Consider: the three wise men come from afar to give gifts to the Christ child to acknowledge his divinity.   This becomes a tradition of exchanging gifts, originally small tokens to symbolize friendship and sharing.    With capitalism this becomes the driving force of the economy.   Charles Dickens, a very shrewd chronicler of the early days of capitalism, captures this in his famous Christmas Carol.   Scrooge the capitalist sees the poor teeming masses as “surplus population,” with no value as they produce no goods.    His cold disregard for others, but very staunch regard for good business and profit, symbolize the soul of capitalism.   Money is worshipped, humanity is a tool for the creation of wealth.    What gives life joy and meaning is derided as worthless sentiment, distracting one from the real business at hand — work to gain wealth.  The values embraced by Christians at Christmas time are subverted by capitalism.

Scrooge, of course, is saved when confronted with the lack of meaning in his hyper-materialist world view.   The ghosts of Christmas past, present and future make it clear that he has been wasting his life in a meaningless pursuit of transient trivialities, while what matters in life — love and connection to the humanity of others — got forgotten.   Awoken,  he gives to the poor, and saves himself by embracing the notion that wealth and markets mean less than community, friends and the real life conditions of other people.  Unfortunately, capitalism as a system is immune to such a salvation.    What now isn’t in the hands of some corporation?  Big money seeks to expand profits with whatever means necessary.  Ethics are embraced only to avoid a backlash — and even then appearance is reality.   Marketers will sell a message that a company is ‘ethical’ or ‘green’ — but who checks out the claims?   With the media in corporate hands, and the culture defined by a sense this  is the way things should be (communism failed, after all).  There is no restraint, everything is a commodity.   Only when the excesses and contradictions in this state of affairs leads to collapse will people wake up.

This is the real war on Christmas.   One half day with family to celebrate, weeks at the shopping mall, going through gift lists and the stress of having to get everything done.   Christmas cards sent with assembly line efficiency, children making lists of what they want, their behavior itself valuable as “good” only because it gets them more presents.   Santa commodifies “naughty or nice.”   The themes of ‘peace on earth, good will toward men’ are hijacked by corporations trying to connect those values with their corporate image.    Christmas becomes the most materialist day of the year.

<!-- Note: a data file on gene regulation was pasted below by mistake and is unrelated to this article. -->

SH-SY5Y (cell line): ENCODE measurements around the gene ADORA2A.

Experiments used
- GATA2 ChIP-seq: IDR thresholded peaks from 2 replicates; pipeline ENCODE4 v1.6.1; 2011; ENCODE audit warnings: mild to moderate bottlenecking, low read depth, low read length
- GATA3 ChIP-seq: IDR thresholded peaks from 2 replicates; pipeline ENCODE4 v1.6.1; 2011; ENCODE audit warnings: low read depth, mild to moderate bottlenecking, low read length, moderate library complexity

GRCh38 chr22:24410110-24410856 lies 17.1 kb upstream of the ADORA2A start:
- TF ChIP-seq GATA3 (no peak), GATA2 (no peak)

And yet, Christmas has not yet lost.   Some, like Helen at “Windows On the World,” hold on to religious values and the power of music, meditation and worship.   But you don’t have to be a Christian to recognize the universal appeal of the values put forth at Christmas: peace, love, caring, generosity, family, community and charity.   Besides Dickens, there are cultural artifacts, ranging from films like It’s a Wonderful Life to silly modern cartoons like Grandma Got Runover by a Raindeer that keep our imagination from losing the sense of Christmas completely.   As humans, we deep down sense that the hyper-materialism of capitalism and the commodification of all life into defining meaning as what something is worth on the market is wrong.   We deep know know that being is more important than having.

If you feel stressed by the holidays, worried about plans, gifts, lists and money, seeing this as  a series of chores to be accomplished, with the value ultimately in what you receive, or whether others like the gifts you gave, Christmas is losing.    If the highlights are “black Friday,” going to the mall, and thinking about all the gifts you’ll return, Christmas is losing.  If the movies seem too quaint or silly, and the messages of holiday cheer too corny, then at least on your private battlefield, Christmas is losing.   If you feel a sense of joy, community, and find that this time of the year reminds you of the human desire for peace, love and a sense of meaning in life, and can brush aside the stress and materialism as unnecessary distractions, then there is no battlefield.   If you hold on to a sense of what Christmas truly means, either in a religious sense or in the universal values affixed to the season, then you are not part of the war.   The only way for Christmas to win in each of souls is to be at peace.

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  1. #1 by Jeff Lees on December 23, 2009 - 03:27

    I couldn’t agree more.

    Is it me, or is there some controversy every year about the “war on Christmas?” It seems like every year it’s some big controversy, and people complain about “political correctness” and the like. But I think you are more on the dot, I think what you are describing is the real threat to what Christmas is supposed to be about.

    • #2 by classicliberal2 on December 24, 2009 - 00:58